Buddhism and Communism: A Case Study

I recently participated in a program sponsored by Fo Guang Shan Monastery in Taiwan that allowed me to study the history of Buddhism by visiting Buddhist sites in and around the ancient Chinese capital Chang'an (modern day Xi'an). This program taught me a great deal about Tang Dynasty history, as well as about the relationship between Buddhism and Chinese society and politics today. I hope to post a few posts about some of the things I learned there.

In the west, we have this conception of Communism in China and their relationship with religion in largely Marxist terms. Religion is the “opiate of the masses” and the Communist government took expedient measures to control and then, come the 1960s, outlaw religion. While this may be a mostly accurate, albeit simplistic, history, the situation then, and now, deserves a bit more analysis, especially since the last 10 years has seen a large divergence from former policy.

Actual government involvement in religious affairs began large scale in 1958 when the government collectivized land owned by monasteries. Since monasteries were in all economic terms owned by the government and therefore forced to conform to collectivization and taxation policies, many monks were forced to disrobe, drastically decreasing the sangha. This continued into the 1960s until the cultural revolution, when a full scale attack began on the vast majority of temples throughout the country. Buildings, statues, and relics were destroyed, and all except a few monasteries who managed to avoid persecution because their monastery had practical purposes, such as international and historical importance (a few prime examples would be the Llama temple in Beijing and Nanputuo temple in Xiamen). Nevertheless, nearly all monastics were forced into lay life as their temples were overtaken by party members.

Within the last 30 years, almost all of the temples destroyed during the 60s began renovation (nearly all the temples we visited, over 25, had been rebuilt in the last 30 years, many of which are still in the process). Much of this was funded by the government. Furthermore, more and more Chinese people began to join or rejoin the sangha. However, the government did not simply rebuild temples and leave them to their own devices. All temples active temples must register with the bureau of cultural affairs, who has jurisdiction over appointments of head abbots. Similarly, they must register with the Buddhist Association of China. This relationship is sometimes, though not always, antagonistic. In the case of most things in China, the relationship between a monastery and the government depends almost largely on the personalities involved. In Jiangsu, for instance, it seemed from those we talked to that the provincial director was quite responsive and open, wanting to have a harmonious relationship with the monasteries there. Other temples have had more negative experiences with this power struggle. Another interesting rule in the creation of monasteries is that no new monasteries can be built, monasteries must be “rebuilt.” However, the definition of “rebuilt” can be quite flexible, as we heard of temples being built upon two stone steles that happen to be found at the site.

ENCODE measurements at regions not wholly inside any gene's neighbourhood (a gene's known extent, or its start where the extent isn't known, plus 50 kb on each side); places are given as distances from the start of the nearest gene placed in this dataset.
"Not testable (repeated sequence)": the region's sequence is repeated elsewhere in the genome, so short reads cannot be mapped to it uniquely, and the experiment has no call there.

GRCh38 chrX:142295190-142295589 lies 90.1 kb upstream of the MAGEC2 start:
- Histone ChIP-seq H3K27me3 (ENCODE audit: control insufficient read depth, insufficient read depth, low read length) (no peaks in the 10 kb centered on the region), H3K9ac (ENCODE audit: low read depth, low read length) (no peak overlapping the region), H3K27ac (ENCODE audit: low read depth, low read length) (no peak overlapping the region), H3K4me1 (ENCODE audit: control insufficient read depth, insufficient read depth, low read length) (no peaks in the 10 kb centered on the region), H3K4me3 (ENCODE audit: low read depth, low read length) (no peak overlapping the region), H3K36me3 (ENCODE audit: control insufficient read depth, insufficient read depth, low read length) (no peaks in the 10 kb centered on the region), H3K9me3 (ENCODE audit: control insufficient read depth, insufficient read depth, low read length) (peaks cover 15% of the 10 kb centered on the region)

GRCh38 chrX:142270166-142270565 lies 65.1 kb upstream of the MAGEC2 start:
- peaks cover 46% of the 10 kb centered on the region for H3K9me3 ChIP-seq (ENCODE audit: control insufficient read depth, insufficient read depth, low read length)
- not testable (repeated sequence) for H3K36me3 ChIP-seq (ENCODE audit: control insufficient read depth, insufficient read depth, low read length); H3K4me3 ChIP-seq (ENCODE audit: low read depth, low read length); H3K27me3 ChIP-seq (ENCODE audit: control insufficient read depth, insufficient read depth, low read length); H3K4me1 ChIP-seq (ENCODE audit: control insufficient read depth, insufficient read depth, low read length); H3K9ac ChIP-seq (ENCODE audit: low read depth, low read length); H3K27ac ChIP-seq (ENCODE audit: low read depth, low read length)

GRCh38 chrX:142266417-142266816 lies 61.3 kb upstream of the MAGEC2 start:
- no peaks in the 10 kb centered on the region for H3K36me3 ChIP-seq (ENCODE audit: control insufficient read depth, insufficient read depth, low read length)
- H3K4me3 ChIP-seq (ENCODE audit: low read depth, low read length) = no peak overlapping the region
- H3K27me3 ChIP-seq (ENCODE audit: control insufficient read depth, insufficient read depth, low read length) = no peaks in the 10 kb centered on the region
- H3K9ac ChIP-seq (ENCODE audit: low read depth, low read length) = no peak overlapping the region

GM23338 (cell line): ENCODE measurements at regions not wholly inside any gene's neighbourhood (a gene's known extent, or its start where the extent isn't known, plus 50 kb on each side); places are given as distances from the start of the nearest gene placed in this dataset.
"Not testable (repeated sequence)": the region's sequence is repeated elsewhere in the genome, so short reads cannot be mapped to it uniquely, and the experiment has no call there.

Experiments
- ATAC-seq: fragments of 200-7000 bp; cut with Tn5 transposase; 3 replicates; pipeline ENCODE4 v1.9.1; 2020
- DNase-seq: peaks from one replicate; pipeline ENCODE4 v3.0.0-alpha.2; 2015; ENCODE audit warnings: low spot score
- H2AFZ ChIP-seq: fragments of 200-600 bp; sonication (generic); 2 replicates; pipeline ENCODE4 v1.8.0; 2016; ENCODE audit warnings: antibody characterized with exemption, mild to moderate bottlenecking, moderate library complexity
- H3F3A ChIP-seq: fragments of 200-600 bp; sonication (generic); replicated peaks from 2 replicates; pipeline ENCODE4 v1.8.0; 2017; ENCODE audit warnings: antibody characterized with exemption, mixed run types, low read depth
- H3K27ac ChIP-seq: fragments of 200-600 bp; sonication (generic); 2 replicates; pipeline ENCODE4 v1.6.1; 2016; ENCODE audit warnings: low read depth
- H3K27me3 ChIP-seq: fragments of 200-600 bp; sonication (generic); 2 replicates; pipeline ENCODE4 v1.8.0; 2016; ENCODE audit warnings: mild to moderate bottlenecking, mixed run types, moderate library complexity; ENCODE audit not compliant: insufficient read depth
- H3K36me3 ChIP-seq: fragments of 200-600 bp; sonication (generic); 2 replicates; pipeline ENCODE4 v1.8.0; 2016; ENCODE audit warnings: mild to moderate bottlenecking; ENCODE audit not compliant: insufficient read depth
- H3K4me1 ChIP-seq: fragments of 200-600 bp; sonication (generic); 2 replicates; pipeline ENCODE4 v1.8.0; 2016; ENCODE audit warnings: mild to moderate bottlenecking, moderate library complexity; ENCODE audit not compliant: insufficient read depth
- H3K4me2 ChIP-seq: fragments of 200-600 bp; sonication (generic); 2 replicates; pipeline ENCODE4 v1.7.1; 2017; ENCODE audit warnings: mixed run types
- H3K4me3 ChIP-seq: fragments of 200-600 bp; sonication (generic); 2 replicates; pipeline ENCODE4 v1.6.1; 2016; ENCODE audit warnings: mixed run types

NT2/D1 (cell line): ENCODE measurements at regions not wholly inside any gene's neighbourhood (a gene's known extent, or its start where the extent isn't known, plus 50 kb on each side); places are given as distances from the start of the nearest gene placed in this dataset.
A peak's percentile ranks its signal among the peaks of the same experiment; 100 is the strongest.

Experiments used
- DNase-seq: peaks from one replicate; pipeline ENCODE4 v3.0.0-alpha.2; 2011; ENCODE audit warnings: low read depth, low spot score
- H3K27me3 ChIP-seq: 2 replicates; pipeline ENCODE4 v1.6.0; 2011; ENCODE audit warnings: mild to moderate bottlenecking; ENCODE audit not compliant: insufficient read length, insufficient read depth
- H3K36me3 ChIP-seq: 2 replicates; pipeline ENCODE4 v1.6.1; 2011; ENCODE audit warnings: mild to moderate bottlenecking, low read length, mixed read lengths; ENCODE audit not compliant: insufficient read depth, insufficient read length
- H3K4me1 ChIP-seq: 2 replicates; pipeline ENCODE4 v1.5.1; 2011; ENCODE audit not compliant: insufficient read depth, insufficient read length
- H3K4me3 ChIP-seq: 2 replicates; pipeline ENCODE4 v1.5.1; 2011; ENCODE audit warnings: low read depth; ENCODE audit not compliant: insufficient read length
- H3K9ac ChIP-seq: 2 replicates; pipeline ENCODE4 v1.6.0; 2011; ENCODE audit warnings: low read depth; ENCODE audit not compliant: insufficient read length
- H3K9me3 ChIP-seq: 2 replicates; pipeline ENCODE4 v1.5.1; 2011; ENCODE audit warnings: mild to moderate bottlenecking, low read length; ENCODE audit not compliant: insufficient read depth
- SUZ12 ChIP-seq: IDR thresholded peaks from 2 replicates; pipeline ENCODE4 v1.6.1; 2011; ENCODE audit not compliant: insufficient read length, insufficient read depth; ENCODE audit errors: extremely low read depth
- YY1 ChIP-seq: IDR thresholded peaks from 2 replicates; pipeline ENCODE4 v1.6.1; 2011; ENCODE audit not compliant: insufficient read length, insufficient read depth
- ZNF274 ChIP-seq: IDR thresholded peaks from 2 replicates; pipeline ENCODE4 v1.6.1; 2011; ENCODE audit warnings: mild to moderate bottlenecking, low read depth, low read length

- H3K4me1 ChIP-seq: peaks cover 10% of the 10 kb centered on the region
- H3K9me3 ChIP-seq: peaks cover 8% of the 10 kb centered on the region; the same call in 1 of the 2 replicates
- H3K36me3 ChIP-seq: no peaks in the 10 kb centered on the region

A case study that represents the complexities of this relationship, I think, is Famen temple, 115 kilometers outside of Xi’an. This temple, in its heyday during the Tang dynasty, was one of the most famous and important monasteries in China, housing a Buddhist finger bone relic given to China by the Indian Prince Ashoka (according to legend). Today only about 1/24 of the size it once was, this temple saw a procession of emperors and other government officials who came to pay respects to the relic, offering a total of nearly 2500 priceless artifacts as offerings.

This monastery went into decline after the Tang dynasty, though it continued to function well into the 20th century. After the 1949 revolution, the Famen temple received the same treatment as many of the temples in China. It was hit particularly hard in 1966, when red guards stormed the temple and destroyed all buildings except for the central pagoda which housed the relic. As the guard prepared to dig into the pagoda, the one monk still residing at the monastery, a venerable Liang Qi, stacked wood infront of the pagoda and proceeded to light himself on fire in protest. Frightened, the guards abandoned the stupa, leaving it intact. At the monastery today, this monk is revered as a brave and honorable protector of the temple, of 2500 years of history, and Buddhism as a faith.

Beginning in the 1980s, the temple began restoration after the main stupa collapsed. After it had collapsed, monks and archaeologists discovered beneath the pagoda treasures left behind by emperors as well as the relic itself (and its 9 layer cage). This began heavy restoration of the monastery to the way it is today, buildings, stupa, and Buddhist college in tact.